·       The shortlist. Did you insist on a gender balanced shortlist? Many organisations believe that adding a woman into a selection process for promotion or recruitment will improve gender equality, however, “if there’s only one woman in your candidate pool, there’s statistically no chance she’ll be hired”.

·       The remuneration.  If you are involved in setting starting salary, remind yourself – each time, as part of your process – of your role in reducing the gender pay gap. This has been shown to result in higher (more equal) starting salaries for female candidates. See this study.

4. Do an opportunity audit and take action on what you learn

This idea that I have personally implemented with incredible results is based on the work of Dr Grace Lordan. As a middle manager or people leader, you see and allocate multiple opportunities each quarter or each year: professional development, stretch opportunities, high profile projects, secondments, etc. One study showed that 71% of senior leaders identified stretch assignments as the biggest career enabler in unleashing their potential.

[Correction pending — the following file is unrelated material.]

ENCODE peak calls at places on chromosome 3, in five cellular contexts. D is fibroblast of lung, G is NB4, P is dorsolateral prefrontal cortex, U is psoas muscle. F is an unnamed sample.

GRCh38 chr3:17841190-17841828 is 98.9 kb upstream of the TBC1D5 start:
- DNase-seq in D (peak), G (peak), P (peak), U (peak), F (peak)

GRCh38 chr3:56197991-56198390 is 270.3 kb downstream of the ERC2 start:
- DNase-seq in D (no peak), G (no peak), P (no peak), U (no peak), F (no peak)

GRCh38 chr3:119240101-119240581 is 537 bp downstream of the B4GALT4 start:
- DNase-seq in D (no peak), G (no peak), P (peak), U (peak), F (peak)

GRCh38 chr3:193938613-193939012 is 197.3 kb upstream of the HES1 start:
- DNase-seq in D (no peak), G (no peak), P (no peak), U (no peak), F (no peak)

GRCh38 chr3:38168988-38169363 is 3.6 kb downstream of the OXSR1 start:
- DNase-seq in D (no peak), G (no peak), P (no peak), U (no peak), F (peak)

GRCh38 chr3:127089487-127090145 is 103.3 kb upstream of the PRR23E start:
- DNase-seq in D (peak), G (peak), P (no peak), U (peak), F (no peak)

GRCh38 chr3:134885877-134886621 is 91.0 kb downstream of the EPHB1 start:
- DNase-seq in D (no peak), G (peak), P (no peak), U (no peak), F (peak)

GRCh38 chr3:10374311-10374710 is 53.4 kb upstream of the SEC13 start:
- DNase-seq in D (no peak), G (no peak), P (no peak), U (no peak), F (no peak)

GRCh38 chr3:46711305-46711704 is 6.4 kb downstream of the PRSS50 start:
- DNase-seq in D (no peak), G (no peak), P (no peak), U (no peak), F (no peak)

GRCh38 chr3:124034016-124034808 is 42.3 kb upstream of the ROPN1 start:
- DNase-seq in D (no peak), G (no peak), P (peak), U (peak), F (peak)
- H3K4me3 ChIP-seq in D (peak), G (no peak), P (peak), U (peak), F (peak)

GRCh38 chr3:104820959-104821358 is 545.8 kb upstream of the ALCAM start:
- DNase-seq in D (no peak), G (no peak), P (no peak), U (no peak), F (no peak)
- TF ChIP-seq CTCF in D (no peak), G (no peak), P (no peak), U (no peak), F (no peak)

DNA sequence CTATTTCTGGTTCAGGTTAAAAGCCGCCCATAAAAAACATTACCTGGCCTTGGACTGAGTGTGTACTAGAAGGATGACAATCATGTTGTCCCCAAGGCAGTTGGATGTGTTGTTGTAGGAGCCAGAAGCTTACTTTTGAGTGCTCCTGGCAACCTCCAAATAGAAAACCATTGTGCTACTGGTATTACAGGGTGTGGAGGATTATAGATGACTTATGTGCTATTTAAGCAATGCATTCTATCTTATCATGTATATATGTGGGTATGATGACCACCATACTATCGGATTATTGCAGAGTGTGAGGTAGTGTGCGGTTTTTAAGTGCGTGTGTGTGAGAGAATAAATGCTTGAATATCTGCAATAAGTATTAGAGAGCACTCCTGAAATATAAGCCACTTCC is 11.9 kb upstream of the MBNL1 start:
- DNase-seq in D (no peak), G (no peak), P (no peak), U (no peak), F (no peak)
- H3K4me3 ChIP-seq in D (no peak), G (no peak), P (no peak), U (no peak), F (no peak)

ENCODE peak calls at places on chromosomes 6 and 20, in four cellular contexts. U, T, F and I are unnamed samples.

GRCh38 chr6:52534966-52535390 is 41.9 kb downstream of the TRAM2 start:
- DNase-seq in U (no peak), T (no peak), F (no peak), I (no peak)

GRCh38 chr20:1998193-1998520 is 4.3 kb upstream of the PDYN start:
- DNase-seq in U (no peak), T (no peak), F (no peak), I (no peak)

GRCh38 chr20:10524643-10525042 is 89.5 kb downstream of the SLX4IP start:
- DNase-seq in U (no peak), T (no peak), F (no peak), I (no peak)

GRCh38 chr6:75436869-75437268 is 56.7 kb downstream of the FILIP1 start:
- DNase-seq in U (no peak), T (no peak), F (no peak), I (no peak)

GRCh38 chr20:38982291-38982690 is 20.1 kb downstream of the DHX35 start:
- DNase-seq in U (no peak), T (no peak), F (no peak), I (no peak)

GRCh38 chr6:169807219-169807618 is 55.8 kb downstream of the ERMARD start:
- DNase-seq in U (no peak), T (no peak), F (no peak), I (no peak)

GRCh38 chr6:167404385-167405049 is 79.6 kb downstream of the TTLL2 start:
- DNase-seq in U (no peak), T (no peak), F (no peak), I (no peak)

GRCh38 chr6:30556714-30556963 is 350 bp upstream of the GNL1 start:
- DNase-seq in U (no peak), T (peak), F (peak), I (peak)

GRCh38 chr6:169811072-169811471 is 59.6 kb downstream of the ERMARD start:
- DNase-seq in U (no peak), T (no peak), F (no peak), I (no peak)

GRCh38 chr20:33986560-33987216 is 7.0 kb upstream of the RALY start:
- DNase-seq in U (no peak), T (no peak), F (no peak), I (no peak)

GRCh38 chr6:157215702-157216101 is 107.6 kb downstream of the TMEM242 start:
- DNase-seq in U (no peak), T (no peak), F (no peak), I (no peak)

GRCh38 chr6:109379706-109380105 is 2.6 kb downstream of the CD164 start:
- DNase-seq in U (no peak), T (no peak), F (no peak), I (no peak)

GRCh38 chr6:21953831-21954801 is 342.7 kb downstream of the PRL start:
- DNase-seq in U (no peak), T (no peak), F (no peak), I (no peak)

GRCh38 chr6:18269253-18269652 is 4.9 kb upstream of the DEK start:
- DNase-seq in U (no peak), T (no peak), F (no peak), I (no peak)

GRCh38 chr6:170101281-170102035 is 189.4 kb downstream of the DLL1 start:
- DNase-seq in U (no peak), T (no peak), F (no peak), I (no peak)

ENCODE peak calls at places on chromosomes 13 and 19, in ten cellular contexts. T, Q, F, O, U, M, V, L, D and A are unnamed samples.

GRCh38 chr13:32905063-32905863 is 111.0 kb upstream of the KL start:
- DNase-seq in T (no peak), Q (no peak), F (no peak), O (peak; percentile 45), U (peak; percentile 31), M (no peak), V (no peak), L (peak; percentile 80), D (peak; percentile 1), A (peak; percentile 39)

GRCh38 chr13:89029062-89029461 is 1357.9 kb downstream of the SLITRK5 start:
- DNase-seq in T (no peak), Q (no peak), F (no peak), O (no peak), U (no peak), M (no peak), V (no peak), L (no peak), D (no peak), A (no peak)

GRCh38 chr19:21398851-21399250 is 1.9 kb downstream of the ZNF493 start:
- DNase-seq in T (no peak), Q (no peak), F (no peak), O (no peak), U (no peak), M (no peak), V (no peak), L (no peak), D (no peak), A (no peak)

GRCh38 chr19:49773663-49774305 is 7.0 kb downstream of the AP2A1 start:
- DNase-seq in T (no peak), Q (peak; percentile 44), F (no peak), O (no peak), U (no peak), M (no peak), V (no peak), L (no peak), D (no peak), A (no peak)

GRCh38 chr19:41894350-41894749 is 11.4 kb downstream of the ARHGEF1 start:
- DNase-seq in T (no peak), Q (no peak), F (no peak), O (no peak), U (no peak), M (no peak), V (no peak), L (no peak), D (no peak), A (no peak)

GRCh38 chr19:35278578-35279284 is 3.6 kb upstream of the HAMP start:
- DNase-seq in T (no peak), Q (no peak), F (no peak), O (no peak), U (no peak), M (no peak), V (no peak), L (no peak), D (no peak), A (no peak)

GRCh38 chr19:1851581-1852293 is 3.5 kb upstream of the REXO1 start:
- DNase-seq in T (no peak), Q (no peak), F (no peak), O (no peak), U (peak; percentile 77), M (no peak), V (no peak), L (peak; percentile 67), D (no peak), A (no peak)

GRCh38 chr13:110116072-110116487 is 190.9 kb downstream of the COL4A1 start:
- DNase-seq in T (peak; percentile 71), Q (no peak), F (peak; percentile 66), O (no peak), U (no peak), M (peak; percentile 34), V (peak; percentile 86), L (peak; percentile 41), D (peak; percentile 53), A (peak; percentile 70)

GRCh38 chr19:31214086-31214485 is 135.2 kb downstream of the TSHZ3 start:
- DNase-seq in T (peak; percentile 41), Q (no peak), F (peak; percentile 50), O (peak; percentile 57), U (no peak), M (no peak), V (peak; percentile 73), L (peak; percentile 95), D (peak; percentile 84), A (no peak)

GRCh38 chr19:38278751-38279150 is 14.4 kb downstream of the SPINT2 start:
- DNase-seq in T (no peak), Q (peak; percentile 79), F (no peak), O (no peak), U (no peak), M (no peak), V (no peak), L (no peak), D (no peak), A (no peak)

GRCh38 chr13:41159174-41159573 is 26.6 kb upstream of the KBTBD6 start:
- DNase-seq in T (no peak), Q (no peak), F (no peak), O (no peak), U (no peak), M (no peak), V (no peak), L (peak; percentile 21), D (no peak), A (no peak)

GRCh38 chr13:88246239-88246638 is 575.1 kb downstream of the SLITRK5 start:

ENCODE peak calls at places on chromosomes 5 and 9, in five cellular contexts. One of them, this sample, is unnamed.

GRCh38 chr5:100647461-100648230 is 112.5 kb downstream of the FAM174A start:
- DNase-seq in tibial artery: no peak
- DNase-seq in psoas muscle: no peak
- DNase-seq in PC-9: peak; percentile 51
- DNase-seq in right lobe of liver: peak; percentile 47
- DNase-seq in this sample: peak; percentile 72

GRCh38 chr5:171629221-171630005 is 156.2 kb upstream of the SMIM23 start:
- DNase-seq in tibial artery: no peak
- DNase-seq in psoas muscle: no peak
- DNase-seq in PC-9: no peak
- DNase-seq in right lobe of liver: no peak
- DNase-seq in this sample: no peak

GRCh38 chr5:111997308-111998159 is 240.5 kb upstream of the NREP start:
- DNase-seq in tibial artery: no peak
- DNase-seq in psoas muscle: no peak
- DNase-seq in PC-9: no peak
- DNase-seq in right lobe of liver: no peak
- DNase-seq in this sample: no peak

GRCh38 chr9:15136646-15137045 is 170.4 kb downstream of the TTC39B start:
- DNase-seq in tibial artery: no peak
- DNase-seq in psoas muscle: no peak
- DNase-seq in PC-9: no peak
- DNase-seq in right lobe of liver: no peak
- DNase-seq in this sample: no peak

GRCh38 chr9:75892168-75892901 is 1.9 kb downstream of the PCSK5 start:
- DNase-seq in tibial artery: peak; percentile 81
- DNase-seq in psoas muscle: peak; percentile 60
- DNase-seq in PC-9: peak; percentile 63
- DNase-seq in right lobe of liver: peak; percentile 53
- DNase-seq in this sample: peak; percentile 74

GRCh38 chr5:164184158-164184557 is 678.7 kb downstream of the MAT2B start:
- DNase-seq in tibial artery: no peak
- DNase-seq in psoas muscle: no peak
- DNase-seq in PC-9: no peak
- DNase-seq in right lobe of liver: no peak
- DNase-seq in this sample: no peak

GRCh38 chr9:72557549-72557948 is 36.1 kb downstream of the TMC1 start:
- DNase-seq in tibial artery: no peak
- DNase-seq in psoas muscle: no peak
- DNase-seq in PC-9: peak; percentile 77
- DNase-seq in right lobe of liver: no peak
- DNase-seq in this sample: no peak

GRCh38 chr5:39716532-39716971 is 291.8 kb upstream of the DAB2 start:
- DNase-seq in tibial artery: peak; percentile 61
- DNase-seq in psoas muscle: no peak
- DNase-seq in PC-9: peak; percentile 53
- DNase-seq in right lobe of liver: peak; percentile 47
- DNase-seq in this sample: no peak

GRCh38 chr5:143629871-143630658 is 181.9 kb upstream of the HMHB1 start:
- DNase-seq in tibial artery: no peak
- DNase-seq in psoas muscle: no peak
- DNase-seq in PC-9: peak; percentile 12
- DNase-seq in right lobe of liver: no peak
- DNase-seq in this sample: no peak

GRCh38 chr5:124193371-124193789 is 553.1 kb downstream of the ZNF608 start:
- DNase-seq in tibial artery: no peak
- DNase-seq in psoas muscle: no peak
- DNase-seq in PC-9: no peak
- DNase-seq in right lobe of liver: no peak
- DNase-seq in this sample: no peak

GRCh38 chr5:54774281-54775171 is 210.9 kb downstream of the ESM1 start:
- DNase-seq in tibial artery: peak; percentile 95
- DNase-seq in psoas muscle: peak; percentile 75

Here’s the hack: make a list of the opportunities that have crossed your desk in the last 3-6 months, then note down who got each of those opportunities. Stop. Ask yourself: are any people or groups systematically missing out? For example, we know that mothers of young children are often overlooked for these opportunities, often because managers are keen to respect their caring responsibilities and not ask too much of them, but did we ask those women if this is what they want?